In this blog, I want to introduce the concept of Industry 4.0 or sometimes referred to as Smart Manufacturing. It is called industry 4.0 because it is the fourth Industrial Revolution.
The first Industrial Revolution which started in 1784 brought about mechanization through steam and waterpower. It is the first time that our lives took a giant step forward.
The second Industrial Revolution started in 1870 and brought about mass production and the assembly line, which were all powered by electricity.
We identify the Third Industrial Revolution as starting in 1969 which brought us computers and automated production. We are no longer bound to Earth and can communicate on a global level.
Industry 4.0 started in 2015. Notice that there have been almost 100 years between each Industrial Revolution, but it has only been 46 years between the Industrial Revolution, 3.0 and 4.0.
The nine key enablers of Industry 4.0 include:
- Cyber Security/Blockchain
- Cloud Computing
- IIoT- Industrial Internet of Things
- Big Data
- Systems Integration
- Autonomous Robots-Cobots
- Additive Manufacturing- 3D printing
- Augmented reality
- Simulation/Digital Twins
As we move through the Industry 4.0 series of blogs, we will cover each of these in more detail, but I want to give you a brief scenario of how these will fit together to form a Smart Value Stream®.
Let’s say that my wife is watching a TV show and sees an actress wearing a beautiful dress on a popular show. She thinks it would also look good on her, so she searches on social media to see if she might buy one.
She notices that the dress appears on Pinterest, is being talked about on Facebook, and she sees pictures of it on Instagram. Within 48 hours of seeing the dress on the TV show, she finds it available for sale online. How did this happen?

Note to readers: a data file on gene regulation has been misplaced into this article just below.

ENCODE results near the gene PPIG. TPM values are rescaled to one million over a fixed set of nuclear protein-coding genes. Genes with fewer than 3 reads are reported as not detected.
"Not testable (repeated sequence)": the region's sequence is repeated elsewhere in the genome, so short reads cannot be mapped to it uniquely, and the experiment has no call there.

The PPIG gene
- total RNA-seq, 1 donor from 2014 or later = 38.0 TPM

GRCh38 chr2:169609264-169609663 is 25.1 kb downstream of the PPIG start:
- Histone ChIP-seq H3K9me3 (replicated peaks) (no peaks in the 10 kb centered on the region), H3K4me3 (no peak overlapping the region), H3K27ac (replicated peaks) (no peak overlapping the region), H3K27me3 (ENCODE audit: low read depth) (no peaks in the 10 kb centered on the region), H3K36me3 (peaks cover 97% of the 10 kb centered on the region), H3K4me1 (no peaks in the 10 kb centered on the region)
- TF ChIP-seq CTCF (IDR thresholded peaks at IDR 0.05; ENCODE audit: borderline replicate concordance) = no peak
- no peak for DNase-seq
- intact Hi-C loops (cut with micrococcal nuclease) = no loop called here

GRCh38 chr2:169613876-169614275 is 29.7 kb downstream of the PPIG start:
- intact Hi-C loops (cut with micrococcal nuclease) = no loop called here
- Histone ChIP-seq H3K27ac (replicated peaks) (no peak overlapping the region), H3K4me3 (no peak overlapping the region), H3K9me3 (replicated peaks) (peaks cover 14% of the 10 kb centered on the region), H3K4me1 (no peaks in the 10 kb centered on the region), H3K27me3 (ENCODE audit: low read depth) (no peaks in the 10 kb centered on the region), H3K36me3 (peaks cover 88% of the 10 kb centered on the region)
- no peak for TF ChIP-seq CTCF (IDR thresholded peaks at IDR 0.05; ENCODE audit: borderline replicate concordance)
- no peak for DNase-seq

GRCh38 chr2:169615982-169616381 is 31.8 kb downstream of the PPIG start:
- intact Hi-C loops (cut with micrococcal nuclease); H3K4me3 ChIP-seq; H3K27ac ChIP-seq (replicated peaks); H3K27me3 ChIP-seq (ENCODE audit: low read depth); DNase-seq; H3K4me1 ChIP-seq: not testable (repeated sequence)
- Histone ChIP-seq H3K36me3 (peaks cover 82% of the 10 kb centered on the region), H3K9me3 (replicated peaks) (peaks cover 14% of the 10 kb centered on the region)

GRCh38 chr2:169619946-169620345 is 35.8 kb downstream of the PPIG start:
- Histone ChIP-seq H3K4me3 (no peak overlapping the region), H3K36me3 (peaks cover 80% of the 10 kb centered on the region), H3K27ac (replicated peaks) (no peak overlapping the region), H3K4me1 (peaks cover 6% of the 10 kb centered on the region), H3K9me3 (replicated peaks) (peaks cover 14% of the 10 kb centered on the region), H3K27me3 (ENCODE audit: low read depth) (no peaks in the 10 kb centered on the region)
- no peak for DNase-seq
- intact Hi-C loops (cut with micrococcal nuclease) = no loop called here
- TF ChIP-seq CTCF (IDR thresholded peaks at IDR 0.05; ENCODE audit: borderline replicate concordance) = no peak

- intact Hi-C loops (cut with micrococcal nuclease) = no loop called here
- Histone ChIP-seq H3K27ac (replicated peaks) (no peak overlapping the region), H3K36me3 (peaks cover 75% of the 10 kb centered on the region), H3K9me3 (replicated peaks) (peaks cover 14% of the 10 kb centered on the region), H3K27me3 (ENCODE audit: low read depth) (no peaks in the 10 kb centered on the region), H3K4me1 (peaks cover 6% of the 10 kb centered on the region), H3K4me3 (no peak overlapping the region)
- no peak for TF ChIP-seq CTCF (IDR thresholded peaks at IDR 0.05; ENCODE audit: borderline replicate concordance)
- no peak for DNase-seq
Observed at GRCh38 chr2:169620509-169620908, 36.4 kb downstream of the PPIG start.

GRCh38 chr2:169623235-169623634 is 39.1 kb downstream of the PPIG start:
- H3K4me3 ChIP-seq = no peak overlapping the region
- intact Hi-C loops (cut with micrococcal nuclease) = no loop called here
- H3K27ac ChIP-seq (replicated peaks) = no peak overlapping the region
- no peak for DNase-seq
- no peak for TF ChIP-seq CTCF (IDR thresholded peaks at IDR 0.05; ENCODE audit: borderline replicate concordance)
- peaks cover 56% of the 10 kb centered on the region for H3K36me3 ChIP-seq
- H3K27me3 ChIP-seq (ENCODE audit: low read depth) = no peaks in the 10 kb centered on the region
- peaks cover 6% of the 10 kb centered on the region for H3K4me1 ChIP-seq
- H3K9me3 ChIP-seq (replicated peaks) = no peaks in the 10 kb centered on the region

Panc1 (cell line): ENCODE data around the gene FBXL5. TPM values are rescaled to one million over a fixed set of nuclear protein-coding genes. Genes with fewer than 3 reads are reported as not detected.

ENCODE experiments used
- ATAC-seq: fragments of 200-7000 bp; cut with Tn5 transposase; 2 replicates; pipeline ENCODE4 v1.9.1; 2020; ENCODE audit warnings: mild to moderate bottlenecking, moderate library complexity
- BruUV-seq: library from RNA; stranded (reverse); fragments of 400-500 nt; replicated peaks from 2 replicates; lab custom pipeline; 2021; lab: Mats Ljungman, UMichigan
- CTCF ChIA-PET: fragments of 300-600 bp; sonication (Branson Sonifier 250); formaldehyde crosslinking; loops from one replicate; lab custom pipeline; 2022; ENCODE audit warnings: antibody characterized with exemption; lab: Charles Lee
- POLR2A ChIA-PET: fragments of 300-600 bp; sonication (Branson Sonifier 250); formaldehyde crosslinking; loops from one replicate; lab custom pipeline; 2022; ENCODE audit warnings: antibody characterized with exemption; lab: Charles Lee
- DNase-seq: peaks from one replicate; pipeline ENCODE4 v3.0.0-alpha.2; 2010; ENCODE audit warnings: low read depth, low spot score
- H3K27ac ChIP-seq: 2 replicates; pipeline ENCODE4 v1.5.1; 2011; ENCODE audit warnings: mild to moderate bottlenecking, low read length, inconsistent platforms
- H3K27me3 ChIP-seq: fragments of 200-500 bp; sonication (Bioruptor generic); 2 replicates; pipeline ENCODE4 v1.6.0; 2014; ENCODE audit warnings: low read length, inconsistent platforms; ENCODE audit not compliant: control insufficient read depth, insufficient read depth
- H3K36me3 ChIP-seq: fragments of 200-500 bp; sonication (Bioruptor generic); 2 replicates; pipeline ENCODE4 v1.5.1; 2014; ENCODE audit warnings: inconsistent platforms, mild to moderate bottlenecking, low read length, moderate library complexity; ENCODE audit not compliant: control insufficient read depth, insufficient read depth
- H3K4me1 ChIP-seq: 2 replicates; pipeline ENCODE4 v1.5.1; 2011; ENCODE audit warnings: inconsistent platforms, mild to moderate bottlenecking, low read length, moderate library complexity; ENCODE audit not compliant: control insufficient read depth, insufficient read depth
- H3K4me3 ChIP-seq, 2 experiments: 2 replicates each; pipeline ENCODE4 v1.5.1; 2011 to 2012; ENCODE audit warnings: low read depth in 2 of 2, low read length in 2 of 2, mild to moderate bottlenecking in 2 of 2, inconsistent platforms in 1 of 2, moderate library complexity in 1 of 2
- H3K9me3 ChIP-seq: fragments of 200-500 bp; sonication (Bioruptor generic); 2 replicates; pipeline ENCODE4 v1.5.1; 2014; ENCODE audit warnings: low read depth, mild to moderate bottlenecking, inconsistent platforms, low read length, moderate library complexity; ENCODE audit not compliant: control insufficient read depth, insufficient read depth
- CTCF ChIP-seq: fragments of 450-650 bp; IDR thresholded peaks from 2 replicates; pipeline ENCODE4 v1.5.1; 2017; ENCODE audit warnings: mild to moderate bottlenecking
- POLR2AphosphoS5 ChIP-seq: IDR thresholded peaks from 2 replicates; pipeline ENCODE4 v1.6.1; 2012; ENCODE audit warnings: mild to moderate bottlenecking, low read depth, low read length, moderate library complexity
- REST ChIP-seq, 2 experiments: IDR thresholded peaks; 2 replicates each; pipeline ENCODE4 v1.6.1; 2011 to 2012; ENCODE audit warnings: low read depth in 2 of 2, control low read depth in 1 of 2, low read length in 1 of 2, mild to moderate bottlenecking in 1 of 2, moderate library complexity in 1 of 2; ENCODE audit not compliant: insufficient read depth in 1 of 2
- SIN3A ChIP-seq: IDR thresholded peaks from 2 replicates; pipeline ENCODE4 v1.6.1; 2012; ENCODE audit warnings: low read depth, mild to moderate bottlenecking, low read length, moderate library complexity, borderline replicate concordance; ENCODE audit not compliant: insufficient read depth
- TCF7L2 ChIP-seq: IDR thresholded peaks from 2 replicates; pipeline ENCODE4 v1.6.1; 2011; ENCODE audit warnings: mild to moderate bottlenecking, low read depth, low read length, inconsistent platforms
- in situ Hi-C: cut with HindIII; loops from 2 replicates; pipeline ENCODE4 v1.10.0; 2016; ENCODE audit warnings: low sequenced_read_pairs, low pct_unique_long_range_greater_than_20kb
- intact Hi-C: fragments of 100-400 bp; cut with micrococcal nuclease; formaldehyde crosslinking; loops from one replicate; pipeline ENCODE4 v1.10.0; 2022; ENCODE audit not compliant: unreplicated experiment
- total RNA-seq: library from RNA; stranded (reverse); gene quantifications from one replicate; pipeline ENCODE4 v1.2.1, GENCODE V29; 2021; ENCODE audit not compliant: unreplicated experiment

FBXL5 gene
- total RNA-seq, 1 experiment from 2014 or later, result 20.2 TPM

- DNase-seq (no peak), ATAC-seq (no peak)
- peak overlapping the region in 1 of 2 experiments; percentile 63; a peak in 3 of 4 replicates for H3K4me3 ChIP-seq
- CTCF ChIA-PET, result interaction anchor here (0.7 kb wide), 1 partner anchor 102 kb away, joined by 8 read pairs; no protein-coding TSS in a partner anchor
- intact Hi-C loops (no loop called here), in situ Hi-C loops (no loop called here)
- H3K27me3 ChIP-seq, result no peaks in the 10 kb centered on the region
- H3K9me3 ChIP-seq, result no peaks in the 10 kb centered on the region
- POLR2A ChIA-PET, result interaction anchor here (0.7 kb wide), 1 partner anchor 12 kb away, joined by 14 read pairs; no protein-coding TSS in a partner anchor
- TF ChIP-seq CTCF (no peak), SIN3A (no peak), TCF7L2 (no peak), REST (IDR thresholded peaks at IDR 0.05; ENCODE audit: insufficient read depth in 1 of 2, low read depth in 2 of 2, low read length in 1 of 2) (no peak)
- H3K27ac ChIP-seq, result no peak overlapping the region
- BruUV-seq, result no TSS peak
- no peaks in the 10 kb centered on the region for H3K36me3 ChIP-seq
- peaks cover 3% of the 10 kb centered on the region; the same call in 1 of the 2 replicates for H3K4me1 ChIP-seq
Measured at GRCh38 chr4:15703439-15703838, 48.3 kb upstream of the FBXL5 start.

Using Big Data (Machine learning, Deep learning, Predictive Analytics) the dress company monitored social media to see if there was sufficient demand for selling the dress to consumers. After rapidly analyzing the data, the company placed purchase orders with its manufacturers and on-demand suppliers.
These suppliers brought in material from their connected supply chains and produced the orders within 24 hours. Once the dress selling company was alerted that they had inventory available, they launched their micro-site with the dress offered as an item that customers could order. The flexibility of the supporting systems made such a quick turnaround possible.
While there are many support systems throughout the Smart Value Stream®, the goal of the entire system is to provide information that increases transparency throughout the Smart Value Stream®.
The infographic below provides additional information on how these key enablers for Industry 4.0 will fit together and support each other. The whole goal of the Smart Value Stream® is to remain flexible, provide transparency and security, and provide real-time customized products to our eager customers.
As we progress through our series of Industry 4.0 blog posts, we will talk about each Industry 4.0 in more depth.
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